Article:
Thinning is the term foresters apply to removal of some trees from a stand to give others more room (and resources) to grow. We have recommended thinning to hundreds of landowners – as a tool for improving timber value, making sites more productive, and – perhaps most commonly — for keeping trees healthy. Let’s see if thinning is the right answer for your trees.
Nature generally plants forests thick. An area disturbed by fire, wind damage or disease may regenerate with thousands of seedlings per acre. Spaced closely together, these trees compete for sunlight, water and nutrients. As these trees grow, each places increasing demands upon the site's resources. The larger trees simply need more water, nutrients and sunlight than they did when smaller. Eventually, the site reaches a point where it can no longer support all of the young forest's trees. Growth rates decline and individual trees best suited to the site outgrow the others.
In the language of forestry, this process is called “differentiation.” The strong trees are called "dominants" and "codominants," depending on their relative heights, and the weak trees are called "intermediates" and "suppressed." Eventually, weak trees die from resource limitations, and the remaining trees each get a bigger proportion.
If differentiation always worked perfectly, trees would always be in balance with their site's ability to support plant life. Only the least well-adapted trees would die, and the forest would always have strong, healthy trees remaining. Unfortunately, differentiation doesn’t work perfectly. It’s not uncommon to see thick stands of tall, spindly trees with few living branches. We call these “stagnant” stands, and they develop when trees fail to differentiate. Too many trees remain alive, and all suffer from a lack of resources until they become so stressed the entire stand dies. This condition is common in our lower elevation, droughty, interior sites.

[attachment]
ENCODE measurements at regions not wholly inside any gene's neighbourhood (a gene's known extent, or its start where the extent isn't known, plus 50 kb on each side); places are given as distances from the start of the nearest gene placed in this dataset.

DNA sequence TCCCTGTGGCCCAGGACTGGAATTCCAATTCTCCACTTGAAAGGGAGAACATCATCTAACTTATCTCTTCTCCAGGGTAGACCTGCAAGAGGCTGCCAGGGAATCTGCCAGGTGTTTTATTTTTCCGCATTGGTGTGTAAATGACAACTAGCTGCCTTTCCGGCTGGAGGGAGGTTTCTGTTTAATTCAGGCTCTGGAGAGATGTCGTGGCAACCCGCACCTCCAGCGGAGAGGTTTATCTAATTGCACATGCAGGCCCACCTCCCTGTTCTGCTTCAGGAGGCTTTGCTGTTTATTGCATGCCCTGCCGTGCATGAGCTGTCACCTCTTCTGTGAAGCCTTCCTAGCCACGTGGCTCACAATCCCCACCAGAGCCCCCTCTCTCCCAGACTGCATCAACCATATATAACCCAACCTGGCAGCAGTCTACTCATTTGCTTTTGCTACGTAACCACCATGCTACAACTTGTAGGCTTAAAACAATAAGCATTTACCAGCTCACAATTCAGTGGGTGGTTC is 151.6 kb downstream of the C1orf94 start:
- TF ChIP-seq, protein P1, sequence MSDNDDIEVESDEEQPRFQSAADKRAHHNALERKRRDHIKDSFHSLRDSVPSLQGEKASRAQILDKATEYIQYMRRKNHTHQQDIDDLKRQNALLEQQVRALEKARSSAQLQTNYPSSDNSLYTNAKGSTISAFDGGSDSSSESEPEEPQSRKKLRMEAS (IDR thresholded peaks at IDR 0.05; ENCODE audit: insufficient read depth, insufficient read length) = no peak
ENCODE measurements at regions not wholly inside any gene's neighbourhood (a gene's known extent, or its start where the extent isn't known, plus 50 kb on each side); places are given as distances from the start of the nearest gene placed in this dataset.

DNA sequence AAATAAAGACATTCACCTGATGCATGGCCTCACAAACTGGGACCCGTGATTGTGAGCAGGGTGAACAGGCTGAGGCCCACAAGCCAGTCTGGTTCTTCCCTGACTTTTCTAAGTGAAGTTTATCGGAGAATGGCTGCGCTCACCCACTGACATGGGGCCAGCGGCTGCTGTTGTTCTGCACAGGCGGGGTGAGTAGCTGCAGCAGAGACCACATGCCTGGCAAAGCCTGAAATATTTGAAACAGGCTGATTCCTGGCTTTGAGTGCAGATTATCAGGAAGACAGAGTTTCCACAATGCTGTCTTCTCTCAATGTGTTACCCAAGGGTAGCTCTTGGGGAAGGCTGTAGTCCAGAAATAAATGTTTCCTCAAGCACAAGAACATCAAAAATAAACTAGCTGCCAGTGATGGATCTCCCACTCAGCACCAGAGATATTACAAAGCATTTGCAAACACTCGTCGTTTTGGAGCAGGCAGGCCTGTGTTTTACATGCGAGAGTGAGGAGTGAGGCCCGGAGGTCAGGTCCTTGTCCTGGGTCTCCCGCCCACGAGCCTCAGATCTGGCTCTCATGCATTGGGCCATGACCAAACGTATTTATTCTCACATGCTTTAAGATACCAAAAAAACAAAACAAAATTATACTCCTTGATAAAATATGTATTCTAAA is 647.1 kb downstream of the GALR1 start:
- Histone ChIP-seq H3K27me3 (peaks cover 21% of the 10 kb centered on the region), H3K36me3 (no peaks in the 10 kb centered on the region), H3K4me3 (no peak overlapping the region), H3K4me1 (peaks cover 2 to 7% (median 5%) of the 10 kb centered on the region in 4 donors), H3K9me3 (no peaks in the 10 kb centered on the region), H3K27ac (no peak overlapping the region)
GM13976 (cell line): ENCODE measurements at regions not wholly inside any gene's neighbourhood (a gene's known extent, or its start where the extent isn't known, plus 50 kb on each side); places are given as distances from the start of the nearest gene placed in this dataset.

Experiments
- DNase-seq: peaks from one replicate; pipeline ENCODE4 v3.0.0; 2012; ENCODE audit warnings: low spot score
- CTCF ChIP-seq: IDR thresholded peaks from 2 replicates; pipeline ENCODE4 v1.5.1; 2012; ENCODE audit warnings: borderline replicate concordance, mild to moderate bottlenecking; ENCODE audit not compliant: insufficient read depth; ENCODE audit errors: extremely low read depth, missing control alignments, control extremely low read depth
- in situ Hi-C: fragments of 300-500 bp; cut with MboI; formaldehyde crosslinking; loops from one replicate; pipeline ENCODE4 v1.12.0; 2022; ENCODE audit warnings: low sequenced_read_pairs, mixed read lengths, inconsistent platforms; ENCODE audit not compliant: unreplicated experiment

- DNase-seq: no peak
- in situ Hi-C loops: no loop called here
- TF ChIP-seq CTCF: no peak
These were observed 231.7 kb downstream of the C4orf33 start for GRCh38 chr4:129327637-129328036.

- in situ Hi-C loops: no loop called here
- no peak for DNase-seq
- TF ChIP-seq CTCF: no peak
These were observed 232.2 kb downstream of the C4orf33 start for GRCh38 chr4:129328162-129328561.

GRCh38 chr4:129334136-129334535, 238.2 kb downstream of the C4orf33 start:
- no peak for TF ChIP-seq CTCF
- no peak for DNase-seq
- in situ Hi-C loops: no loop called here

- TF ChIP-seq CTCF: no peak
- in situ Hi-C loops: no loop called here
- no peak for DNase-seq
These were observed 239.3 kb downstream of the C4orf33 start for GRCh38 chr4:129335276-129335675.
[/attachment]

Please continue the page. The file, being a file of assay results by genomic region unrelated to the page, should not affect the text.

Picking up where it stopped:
Foresters can choose what trees to leave — trees suited for wood production, wildlife habitat, regeneration, resistance to disease or any of a number of objectives.
These objectives define when and how a thinning operation should be conducted. If the objective is spotted owl habitat, repeated thinning may be needed to promote the growth of large trees with plenty of open space below for foraging habitat. An objective of keeping a forest healthy may be met by removing any trees that show signs of decline, thereby minimizing stress on the remaining trees.
If the objective is to maximize wood production for today’s market (with mills most strongly desiring long, straight logs of moderate diameter) then an early, precommercial thinning and final harvest between 35 and 45 years of age is probably appropriate.
For landowners who want to hold their forests in “big” trees for longer periods of time, additional commercial thinning will be required. This objective requires trees to be thinned frequently enough to prevent crowns (living branches) from becoming shaded out. Timing of thinning operations becomes critical. Doughty site? Thinning may be absolutely necessary to keep trees healthy.
Numerous young stands present ample opportunity to use thinning to increase timber value, enhance resistance to insect attack and meet other objectives. It’s important to understand a few basics before undertaking the activity.